– kjo
    Mar 19, 2018 at 22:48
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    $\begingroup$ @kjo An element $e\in L$, if $L:K$ is a finite extension, must satisfy a polynomial with coefficients in $K$. This is because otherwise $1,e,e^2,...$ would be linearly independent over $K$ contradicting that $L$ is a finite-dimensional vector space over $K$. Among all polynomials with coefficients in $K$ that $e$ satisfies, there is a monic one with minimal degree. That is the (it is unique by Euclid's algorithm) minimal polynomial. Each element of your basis of $L$ over $K$ satisfies one such polynomial. $\endgroup$ Mar 19, 2018 at 22:48

1 Answer 1

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This is my best attempt to fill in the details of the answer that SphericalTriangle sketched in his/her comments.

Since $L:K$ is a finite extension, there is a finite basis $\{1,z_1,z_2,\dots,z_n\}$ of $L$ over $K$, with all the $z_i$ in $L\backslash K$. Each $z_i$ is therefore the root of a corresponding minimal polynomial $m_i \in K[X]$.

(Otherwise, if some $z_k$ was not the root of any polynomial in $K[X]$, the infinite set $\{1, z_k, z_k^2, \dots \}\subseteq L$ of non-negative powers of $z_k$ would be linearly independent, thereby contradicting the finiteness of $[L:K]$.)

For each $i \in \{1,\dots,n\}$, let $d_i$ be the degree of $m_i$, let $\{\zeta_{i,1},\zeta_{i,2},\dots,\zeta_{i,d_i}\}$ be its roots, and, without loss of generality, assume that $\zeta_{i,1} = z_i$.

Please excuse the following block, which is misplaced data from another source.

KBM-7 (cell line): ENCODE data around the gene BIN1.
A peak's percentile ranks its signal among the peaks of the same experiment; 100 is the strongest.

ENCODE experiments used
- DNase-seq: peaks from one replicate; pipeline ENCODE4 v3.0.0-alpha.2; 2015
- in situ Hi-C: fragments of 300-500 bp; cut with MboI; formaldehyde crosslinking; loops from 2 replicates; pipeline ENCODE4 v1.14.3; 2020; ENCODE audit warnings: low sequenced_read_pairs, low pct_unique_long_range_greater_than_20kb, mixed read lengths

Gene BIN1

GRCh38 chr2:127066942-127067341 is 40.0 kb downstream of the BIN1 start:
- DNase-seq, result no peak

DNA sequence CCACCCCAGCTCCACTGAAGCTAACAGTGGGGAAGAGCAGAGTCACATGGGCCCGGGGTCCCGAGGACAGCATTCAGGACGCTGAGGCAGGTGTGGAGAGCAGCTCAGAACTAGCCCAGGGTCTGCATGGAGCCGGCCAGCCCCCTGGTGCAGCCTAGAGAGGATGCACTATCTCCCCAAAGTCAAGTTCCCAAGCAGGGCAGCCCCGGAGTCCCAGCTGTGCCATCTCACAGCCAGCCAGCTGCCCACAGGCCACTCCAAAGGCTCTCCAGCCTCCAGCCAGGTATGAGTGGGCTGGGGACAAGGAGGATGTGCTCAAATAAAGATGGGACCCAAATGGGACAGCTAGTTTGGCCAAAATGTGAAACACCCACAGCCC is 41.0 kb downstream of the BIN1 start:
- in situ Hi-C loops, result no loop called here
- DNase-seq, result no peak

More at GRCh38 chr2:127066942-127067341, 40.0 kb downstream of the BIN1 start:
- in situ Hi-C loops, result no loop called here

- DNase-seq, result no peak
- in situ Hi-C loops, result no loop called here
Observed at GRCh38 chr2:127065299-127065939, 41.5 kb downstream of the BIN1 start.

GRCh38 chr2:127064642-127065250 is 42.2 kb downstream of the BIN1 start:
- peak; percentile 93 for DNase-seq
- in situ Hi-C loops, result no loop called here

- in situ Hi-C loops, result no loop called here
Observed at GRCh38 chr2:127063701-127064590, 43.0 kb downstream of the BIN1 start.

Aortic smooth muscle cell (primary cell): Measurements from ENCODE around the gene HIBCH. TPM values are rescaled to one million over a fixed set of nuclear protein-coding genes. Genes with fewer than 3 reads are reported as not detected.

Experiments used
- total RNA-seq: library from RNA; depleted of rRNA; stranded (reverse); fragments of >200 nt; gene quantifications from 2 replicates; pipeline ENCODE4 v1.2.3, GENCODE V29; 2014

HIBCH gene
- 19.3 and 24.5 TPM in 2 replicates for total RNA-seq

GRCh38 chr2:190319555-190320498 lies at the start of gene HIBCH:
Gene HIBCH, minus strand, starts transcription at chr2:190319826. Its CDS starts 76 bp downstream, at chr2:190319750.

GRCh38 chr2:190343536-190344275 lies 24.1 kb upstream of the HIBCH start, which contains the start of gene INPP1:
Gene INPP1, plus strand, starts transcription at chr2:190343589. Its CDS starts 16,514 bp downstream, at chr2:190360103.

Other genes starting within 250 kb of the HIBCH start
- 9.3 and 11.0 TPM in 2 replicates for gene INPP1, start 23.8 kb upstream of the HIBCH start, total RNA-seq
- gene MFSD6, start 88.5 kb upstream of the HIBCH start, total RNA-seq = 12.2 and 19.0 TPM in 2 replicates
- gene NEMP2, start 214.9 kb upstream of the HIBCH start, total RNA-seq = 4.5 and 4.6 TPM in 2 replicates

For any $K$-automorphism $\varphi$ of $L$, specifying the value of $\varphi$ at the basis elements $\{1,z_1,z_2,\dots,z_n\} = \{1, \zeta_{1,1}, \zeta_{2,1}, \dots, \zeta_{n,1}\}$ fully determines $\varphi$.

By virtue of being a $K$-automorphism, $\varphi$ must (a) fix $1$, and (b) map each root $\zeta_{i,1} = z_i$ of $m_i$ to some other root $\zeta_{i,j}$ of $m_i$. (In more detail: $\forall a \in L, \varphi(m_i(a)) = m_i(\varphi(a))$, because $\varphi$ is an automorphism of $L$ that fixes the coefficients of $m_i \in K[X]$. Hence, $m_i(\varphi(\zeta_{i,1})) = \varphi(m_i(\zeta_{i,1})) = \varphi(0) = 0,$ which means that $\varphi(\zeta_{i,1})$ is a root of $m_i$, so it must equal $\zeta_{i,j}$, for some $j$.)

Since there are at most $d_i$ distinct values that each $z_i$ can be mapped to by a $K$-automorphism of $L$ (i.e. by an element of $\mathrm{Gal}(L:K)$), there can be at most $\prod_1^n d_i < \infty$ distinct $K$-automorphisms of $L$. Hence $\mathrm{Gal}(L:K)$ is finite.

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    $\begingroup$ That's all. The reason why it must send $\zeta_{i,1}$ to some root of $m_i$, which you probably know, is because if $m_i(x)=\sum_j k_jx^j$ for $k_j\in K$. Then $0=\phi(0)=\phi(m_i(\zeta_{i,q}))=\sum_j k_j\phi(\zeta_{i,1})^j=m_i(\phi(\zeta_{i,1}))$. $\endgroup$ Mar 20, 2018 at 14:57